NATO ammette uso di uranio impoverito

La NATO ammette uso di uranio impoverito, comunque gli esperti sostengono che le informazioni fornite sono ancora insufficienti. In coda, link al rapporto sul depleted uranium compilato dalla balkan task force (BTF)di UNEP e UNCHS

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Alessandro Gimona

UNEP/UNCHS News Release.  For information only.  Not an official record.

Jointly issued by UNEP/UNCHS

GENEVA, 21 March 2000 - The North Atlantic Treaty Organization (NATO) has confirmed to the United Nations that depleted uranium (DU) was used during the Kosovo conflict. But, according to the Joint UNEP/UNCHS Balkans Task Force (BTF) the information provided is not of sufficient detail to facilitate an accurate field assessment of the environmental and human health consequences of its us at the present time. The new information on DU was sent to the United Nations Secretary-General, Kofi Annan from NATO Secretary-General, Lord Robertson and states: "DU rounds were used whenever the A-10 engaged armour during Operation Allied Force. Therefore, it was used throughout Kosovo during approximately 100 missions... A total of approximately 31,000 rounds of DU ammunition were used in operation Allied Force. The major focus of these operations was in an area west of the Pec-Dakovica-Prizren highway; in the area surrounding Klina; in the area around Prizren; and in an area to the north of a line joining Suva Reka and Urosevac. However many missions using DU also took place outside these areas." This information was reviewed yesterday by scientists from the BTF's Desk Assessment Group on Depleted Uranium - an interagency group that was established last year as part of the United Nations Environment Programme (UNEP)-led assessment of the environmental consequences of the Kosovo conflict. Whilst welcoming the positive cooperation of NATO, the group, which includes experts from the World Health Organization (WHO), the International Atomic Energy Agency (IAEA), the UN High Commissioner for Refugees (UNHCR), the UN Department for Disarmament Affairs (DDA), and the Swedish Radiation Protection Institute, concluded that despite the additional information there was still insufficient data available on the exact location of the DU ordnance to comprehensively carry out an objective and scientifically based environmental and human health impact assessment in Kosovo. The Group emphasized that the new information on DU should not be a cause of widespread alarm. However, it also concluded that because of NATO's confirmation that DU was used, the recommendations made in their October 1999 report should be followed. The Group's report, which was based on the then best available information, a hypothetical scenario and unverified assumptions, recommends that at places where contamination has been confirmed, measures should be taken to prevent access. Local authorities and people concerned should be informed of the possible risks and appropriate precautionary measures. The conclusions of the BTF expert group have been forwarded to the UN Secretary-General and the heads of other concerned UN agencies, as well as UNMIK in Kosovo.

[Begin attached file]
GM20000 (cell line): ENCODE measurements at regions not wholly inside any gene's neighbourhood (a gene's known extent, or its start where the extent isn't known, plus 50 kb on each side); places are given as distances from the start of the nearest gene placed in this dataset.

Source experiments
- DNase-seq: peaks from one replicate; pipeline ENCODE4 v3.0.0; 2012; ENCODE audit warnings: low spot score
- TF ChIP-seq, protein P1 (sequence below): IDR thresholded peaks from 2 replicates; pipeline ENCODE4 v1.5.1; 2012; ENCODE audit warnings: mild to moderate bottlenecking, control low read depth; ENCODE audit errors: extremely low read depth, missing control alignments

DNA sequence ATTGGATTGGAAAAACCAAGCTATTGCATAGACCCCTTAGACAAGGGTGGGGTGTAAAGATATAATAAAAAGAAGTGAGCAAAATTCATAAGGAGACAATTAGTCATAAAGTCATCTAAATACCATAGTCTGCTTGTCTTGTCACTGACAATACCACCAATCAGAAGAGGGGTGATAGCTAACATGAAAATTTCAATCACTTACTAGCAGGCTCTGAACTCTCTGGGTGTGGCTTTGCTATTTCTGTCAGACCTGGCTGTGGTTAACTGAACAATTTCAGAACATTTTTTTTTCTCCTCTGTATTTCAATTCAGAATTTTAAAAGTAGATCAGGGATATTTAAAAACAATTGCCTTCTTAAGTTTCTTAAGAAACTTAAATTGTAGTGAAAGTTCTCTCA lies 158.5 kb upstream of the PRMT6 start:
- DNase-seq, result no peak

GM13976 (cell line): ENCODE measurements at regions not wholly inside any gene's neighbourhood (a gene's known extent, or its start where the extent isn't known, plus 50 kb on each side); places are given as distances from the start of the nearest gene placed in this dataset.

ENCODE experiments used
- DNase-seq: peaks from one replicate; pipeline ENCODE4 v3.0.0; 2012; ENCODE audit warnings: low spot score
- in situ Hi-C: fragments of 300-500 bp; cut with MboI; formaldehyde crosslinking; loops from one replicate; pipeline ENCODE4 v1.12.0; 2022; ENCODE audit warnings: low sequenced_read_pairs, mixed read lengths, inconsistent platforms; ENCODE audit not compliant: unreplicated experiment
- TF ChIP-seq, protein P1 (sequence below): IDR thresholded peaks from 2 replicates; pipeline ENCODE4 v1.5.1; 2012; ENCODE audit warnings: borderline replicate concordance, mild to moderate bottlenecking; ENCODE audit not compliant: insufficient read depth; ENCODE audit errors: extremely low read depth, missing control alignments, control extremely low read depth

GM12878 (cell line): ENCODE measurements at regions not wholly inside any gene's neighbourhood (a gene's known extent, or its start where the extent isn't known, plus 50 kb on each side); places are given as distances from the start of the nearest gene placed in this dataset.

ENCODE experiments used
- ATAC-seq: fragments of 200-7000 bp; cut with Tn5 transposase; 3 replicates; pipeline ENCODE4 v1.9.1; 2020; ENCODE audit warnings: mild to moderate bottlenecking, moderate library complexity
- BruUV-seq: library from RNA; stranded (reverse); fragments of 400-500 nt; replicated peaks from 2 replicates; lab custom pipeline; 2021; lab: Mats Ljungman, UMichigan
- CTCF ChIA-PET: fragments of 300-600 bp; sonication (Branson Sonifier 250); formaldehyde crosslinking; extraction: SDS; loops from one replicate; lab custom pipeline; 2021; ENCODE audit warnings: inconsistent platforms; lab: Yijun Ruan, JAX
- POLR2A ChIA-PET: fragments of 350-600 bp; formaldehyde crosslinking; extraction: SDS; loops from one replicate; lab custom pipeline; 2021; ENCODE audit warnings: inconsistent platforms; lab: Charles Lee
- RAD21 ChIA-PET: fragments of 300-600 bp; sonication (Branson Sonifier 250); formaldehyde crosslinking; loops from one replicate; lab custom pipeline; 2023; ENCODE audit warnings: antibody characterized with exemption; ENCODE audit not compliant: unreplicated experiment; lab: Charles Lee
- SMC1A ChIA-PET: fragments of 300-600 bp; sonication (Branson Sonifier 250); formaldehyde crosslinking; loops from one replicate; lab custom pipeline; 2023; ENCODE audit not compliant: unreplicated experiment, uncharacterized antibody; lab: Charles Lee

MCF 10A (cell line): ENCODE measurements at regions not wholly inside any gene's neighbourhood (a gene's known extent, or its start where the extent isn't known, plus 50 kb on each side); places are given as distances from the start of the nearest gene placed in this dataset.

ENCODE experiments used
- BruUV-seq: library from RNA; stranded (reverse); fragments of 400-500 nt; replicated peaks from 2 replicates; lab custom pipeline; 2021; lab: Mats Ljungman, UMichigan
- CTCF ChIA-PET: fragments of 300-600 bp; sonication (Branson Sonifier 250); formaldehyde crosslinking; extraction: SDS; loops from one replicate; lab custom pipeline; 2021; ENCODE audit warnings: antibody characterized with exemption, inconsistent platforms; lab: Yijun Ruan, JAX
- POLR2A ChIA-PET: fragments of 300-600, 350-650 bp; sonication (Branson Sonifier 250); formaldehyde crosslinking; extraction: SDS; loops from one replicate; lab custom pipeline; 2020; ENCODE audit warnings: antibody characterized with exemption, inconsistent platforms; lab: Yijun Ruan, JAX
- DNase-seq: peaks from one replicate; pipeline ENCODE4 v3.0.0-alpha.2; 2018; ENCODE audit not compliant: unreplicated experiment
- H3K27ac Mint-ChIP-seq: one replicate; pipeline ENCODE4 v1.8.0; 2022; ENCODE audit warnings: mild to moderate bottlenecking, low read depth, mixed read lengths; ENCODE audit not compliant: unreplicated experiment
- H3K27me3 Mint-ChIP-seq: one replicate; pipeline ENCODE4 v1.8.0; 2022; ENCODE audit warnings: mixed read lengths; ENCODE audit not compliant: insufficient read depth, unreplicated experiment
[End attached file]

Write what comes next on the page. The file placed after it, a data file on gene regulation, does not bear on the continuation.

In the report, "The Kosovo Conflict -
Consequences for the Environment and Human Settlements", the BTF raised the issue of the consequences to human health and the environment by the possible use of depleted uranium. The report recommended that a thorough review of the health effects of exposure to DU should be undertaken. At yesterday's meeting in Geneva, the Desk Assessment Group was advised that WHO is preparing a more general, "generic" report on the health effects of DU. That report should be available by the middle of May, 2000 and is not specific to Kosovo. The Royal Society (UK) is also preparing an independent report on the DU topic. The issue of depleted uranium was only one part of last year's assessment and the BTF's overall report concluded that the Kosovo conflict did not cause an environmental catastrophe affecting the Balkans region as a whole, but that pollution detected at four environmental "hot spots" (Pancevo, Kragujevac, Novi Sad and Bor), is serious and poses a threat to human health. As part of the second phase of its work, the BTF is currently preparing detailed environmental clean-up feasibility studies (for submission to donors) at the four mentioned sites in Serbia.
The BTF was set-up by Klaus Toepfer, Executive
Director of the United Nations Environment
Programme (UNEP) and UN Centre for Human
Settlements, UNCHS
(Habitat), in May 1999, to assess the
environmental and human settlement consequences
of the Balkans conflict. Under the leadership of
the former Finnish
Environment and Development Cooperation
Minister, Pekka Haavisto, the BTF acted on the
recommendation of an earlier UN mission to the
region that a detailed
assessment of the full extent of the
environmental impact of the conflict be urgently carried out. The BTF report is available on the Web at

For more information, please contact:  Tore J.
Brevik, UNEP Spokesman/Director of
Communications and Public Information, P.O. Box
30552, Nairobi, Kenya; tel:  (254 2) 623292;
fax:  62-3692; Email:  cpiinfo at or
Robert Bisset, Office of the UNEP Spokesman and
BTF Press Officer in Geneva on: +41-22-917-8598,
Nairobi +254-2-623084, email: robert.bisset at

UNEP News Release 00/33

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